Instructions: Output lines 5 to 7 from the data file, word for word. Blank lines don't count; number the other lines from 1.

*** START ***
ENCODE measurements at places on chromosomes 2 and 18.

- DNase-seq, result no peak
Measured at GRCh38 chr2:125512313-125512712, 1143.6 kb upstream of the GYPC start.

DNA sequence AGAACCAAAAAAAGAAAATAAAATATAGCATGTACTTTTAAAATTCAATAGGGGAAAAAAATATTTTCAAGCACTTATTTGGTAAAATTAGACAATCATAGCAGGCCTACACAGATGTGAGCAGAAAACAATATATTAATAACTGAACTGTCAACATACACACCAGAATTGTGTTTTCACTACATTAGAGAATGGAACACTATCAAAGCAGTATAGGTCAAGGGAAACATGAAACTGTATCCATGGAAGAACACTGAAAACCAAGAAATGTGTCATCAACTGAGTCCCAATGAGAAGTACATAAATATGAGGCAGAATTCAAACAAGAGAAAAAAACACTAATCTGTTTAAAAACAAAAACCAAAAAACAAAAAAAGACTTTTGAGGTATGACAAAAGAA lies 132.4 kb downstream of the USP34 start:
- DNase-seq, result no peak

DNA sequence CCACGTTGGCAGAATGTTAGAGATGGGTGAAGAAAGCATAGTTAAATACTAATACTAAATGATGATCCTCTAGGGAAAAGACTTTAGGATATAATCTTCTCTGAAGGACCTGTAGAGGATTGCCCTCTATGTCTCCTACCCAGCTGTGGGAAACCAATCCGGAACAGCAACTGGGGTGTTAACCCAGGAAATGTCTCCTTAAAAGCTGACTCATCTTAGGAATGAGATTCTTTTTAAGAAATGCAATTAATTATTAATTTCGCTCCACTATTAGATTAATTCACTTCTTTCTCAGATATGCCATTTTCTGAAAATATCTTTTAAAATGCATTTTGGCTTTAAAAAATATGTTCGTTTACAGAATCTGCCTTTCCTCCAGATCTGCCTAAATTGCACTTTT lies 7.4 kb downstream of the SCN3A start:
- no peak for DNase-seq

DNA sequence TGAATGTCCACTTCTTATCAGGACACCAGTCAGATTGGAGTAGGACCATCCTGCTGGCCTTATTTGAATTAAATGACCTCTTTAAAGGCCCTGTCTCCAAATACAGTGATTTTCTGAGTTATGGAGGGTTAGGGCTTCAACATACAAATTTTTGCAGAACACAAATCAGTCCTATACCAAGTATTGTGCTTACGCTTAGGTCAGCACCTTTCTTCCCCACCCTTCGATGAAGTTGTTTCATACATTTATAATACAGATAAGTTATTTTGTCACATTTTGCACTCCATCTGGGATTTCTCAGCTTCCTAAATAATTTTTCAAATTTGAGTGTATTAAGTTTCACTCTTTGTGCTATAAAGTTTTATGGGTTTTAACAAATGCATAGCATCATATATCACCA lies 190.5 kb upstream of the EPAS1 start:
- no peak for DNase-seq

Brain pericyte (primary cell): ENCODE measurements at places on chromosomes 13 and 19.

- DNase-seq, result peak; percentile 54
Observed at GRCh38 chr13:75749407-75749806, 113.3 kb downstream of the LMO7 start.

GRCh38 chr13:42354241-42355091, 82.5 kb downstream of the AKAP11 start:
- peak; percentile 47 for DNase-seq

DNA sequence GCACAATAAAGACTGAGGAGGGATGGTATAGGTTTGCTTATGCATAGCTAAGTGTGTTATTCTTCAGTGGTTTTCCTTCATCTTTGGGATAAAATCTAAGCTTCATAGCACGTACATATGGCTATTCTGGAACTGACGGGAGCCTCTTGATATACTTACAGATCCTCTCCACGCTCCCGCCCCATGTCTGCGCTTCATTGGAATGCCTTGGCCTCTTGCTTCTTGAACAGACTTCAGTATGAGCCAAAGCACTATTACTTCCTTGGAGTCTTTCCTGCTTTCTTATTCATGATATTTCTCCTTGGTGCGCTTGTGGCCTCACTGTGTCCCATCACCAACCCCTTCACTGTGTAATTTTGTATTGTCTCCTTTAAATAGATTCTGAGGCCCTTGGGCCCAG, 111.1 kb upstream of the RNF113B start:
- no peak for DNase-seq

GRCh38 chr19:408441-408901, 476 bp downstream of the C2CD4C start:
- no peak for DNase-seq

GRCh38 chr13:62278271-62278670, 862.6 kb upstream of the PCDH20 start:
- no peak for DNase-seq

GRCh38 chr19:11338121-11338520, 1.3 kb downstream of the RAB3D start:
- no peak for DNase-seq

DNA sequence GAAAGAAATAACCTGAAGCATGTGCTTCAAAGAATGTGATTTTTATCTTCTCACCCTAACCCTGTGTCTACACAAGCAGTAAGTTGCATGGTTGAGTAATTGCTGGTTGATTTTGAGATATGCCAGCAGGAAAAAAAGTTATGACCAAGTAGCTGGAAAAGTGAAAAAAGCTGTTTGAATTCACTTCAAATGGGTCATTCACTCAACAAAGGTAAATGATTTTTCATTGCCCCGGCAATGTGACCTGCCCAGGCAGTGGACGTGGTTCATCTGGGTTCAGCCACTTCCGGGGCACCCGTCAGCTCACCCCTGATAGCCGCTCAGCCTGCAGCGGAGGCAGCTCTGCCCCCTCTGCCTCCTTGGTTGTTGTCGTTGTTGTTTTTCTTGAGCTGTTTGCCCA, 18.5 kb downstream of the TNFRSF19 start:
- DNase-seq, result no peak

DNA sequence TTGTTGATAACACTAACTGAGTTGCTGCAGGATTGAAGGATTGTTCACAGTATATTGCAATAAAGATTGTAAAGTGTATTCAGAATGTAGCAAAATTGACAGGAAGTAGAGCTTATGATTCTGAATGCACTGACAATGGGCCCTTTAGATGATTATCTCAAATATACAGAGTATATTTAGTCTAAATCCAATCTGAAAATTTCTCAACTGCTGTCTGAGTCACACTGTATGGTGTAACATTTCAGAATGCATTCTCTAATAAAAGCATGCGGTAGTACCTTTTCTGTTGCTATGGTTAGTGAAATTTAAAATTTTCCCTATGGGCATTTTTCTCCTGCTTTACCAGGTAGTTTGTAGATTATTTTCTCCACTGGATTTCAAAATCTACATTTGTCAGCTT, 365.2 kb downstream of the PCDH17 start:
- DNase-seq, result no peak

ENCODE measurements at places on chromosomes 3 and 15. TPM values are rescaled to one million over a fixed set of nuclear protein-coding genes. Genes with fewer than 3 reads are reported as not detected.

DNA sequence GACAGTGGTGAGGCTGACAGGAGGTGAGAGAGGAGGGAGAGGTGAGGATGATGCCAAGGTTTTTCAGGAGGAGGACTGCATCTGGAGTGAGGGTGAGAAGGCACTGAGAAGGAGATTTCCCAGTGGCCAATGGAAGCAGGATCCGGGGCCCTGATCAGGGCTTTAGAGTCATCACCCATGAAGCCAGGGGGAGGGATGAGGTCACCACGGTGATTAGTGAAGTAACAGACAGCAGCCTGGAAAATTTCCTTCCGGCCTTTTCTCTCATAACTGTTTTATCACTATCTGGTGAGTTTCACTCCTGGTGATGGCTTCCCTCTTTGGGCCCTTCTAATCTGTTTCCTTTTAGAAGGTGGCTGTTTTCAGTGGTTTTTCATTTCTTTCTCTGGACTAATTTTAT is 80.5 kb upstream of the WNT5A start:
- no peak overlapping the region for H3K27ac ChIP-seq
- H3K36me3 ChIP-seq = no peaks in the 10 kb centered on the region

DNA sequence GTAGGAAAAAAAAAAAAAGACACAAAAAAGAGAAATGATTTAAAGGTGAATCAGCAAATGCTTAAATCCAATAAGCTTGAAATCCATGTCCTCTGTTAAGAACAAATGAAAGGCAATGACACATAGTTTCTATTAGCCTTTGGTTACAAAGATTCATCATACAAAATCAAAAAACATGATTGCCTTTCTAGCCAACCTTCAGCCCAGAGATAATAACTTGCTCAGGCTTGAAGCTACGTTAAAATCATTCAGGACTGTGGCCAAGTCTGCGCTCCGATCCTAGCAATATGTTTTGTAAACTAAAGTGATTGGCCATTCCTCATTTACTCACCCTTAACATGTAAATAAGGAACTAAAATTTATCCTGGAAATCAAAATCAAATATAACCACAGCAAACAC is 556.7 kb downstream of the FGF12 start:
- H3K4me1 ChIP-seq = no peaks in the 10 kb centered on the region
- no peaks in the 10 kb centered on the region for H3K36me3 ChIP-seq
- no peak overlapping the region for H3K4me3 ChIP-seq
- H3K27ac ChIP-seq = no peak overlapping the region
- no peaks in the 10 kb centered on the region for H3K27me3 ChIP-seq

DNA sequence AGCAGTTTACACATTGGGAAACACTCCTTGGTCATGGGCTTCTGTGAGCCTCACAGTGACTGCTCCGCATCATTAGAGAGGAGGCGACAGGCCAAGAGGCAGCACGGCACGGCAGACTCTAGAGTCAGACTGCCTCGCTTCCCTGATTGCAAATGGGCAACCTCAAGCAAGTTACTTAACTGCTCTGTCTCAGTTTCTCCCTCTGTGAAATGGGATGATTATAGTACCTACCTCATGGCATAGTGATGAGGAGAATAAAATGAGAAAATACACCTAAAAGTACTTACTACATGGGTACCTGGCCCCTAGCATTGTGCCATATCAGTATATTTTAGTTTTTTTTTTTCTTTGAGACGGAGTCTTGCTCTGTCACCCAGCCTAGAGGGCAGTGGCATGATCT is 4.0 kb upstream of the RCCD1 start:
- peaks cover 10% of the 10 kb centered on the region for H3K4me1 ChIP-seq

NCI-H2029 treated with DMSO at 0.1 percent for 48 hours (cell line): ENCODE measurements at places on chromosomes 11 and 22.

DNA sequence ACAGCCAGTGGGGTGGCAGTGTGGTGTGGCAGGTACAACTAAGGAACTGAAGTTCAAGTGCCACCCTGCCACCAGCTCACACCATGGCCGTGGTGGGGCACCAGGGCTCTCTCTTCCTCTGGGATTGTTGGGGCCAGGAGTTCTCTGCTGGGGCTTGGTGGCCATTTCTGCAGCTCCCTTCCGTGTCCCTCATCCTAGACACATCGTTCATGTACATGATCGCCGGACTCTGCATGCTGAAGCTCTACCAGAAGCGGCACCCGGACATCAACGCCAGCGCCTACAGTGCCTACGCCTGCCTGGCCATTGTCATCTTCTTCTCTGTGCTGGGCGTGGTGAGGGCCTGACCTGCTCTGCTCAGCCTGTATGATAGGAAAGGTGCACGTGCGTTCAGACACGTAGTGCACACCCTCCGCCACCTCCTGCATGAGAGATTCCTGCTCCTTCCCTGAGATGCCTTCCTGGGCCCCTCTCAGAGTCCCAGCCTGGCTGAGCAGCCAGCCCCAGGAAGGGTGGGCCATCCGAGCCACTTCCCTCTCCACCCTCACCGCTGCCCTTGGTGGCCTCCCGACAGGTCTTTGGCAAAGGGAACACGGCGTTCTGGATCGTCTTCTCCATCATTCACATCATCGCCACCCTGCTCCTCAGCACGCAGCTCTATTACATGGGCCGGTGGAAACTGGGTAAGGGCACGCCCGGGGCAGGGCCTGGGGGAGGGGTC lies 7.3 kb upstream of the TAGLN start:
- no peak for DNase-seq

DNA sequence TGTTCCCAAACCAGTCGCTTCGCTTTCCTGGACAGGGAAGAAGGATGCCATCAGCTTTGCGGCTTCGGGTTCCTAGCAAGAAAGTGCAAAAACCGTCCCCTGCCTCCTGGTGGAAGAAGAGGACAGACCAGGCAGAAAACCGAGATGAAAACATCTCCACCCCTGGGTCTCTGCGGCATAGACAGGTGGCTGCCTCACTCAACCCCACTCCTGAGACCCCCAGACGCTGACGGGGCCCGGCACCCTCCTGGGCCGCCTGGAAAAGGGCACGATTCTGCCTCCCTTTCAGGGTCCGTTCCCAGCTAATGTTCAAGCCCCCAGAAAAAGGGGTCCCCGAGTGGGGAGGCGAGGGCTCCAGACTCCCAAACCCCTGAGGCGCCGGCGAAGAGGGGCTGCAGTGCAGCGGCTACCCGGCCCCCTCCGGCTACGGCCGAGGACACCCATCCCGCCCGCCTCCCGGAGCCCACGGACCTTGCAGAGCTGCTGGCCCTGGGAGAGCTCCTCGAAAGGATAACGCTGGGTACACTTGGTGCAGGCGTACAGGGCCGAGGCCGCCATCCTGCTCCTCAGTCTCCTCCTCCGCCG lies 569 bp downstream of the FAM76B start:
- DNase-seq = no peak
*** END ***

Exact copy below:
- DNase-seq, result no peak

DNA sequence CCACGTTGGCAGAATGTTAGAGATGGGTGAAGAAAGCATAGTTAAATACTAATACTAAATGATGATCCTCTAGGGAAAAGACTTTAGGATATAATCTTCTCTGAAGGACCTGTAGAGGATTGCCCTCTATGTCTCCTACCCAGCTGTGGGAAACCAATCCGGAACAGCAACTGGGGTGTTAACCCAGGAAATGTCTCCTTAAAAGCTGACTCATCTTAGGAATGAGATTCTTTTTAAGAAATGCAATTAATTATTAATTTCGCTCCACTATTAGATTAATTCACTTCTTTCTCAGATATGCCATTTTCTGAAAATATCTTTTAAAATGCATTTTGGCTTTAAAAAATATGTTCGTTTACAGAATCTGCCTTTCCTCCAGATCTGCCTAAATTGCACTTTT lies 7.4 kb downstream of the SCN3A start:
- no peak for DNase-seq